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Cambridge University Press, International Psychogeriatrics, p. 1-16, 2021

DOI: 10.1017/s1041610221000016



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Are people with mild dementia able to (re)learn how to use technology? A literature review

This paper was not found in any repository, but could be made available legally by the author.
This paper was not found in any repository, but could be made available legally by the author.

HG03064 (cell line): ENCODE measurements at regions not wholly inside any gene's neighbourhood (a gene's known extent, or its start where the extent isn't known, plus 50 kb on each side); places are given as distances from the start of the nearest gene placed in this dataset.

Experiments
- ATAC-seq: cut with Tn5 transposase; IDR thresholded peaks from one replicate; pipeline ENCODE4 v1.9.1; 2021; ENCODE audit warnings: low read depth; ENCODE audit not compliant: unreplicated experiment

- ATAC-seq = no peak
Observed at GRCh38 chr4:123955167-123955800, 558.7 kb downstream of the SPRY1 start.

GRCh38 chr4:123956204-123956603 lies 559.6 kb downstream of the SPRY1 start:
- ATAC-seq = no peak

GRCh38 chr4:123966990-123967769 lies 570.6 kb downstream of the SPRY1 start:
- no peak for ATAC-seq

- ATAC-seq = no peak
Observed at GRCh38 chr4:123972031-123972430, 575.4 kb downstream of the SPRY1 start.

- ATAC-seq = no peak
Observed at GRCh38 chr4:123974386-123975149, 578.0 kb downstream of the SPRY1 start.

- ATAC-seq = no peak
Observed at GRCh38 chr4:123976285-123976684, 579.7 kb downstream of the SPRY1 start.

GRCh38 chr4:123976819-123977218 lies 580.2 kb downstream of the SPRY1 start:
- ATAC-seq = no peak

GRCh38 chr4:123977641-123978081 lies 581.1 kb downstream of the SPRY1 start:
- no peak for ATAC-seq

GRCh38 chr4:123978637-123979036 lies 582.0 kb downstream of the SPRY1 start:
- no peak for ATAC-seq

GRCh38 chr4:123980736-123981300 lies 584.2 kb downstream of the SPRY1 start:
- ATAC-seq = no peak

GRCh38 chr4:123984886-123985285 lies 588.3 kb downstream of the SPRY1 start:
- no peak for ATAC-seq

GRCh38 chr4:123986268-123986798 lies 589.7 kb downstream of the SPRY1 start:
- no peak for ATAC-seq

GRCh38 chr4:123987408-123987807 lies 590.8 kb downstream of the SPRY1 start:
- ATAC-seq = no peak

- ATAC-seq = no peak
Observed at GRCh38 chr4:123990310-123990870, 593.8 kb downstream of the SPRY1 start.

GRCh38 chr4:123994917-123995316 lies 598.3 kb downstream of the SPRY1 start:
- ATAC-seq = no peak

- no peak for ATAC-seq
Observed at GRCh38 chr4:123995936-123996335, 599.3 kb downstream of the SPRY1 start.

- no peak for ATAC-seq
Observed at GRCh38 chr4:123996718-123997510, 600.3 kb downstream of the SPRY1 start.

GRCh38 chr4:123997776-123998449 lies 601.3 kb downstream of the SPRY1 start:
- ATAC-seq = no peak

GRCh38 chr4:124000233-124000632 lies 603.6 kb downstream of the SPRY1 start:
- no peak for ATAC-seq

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ABSTRACT Objective: There is growing evidence that people with mild dementia can benefit from using tablets and apps. Due to their cognitive decline, people with dementia need support in learning how to use these devices. The objective of this review was to identify which training interventions work best to help people with mild dementia (re)learn how to use technologies, including handheld touchscreen devices. Because the uptake of these devices in people with dementia is quite new, training interventions for the use of other technologies were also included, such as technologies assisting people in Instrumental Activities of Daily Living (IADL). Design: An electronic search was conducted in the following databases: PubMed, APA PsycInfo (EBSCO), and CINAHL (EBSCO). Themes discussed include the learning effects; training method (e.g. errorful (EF) and errorless (EL) learning); training intensity and setting; technology task type; dementia type and severity; and study design and outcome measures. Results: In total, 16 studies were included. All studies reported positive learning effects and improved task performance in people with dementia, regardless of dementia severity, training intensity, setting, and the method used. Although the EL training method was successful more often than the EF training method, it would be inappropriate to conclude that the EL method is more effective, because the majority of studies only investigated EL training interventions with (multiple) single-case study designs. Conclusion: Future research should consider using more robust study designs, such as RCTs, to evaluate the effectiveness of training interventions for (re)learning technology-orientated tasks, including operating handheld touchscreen devices.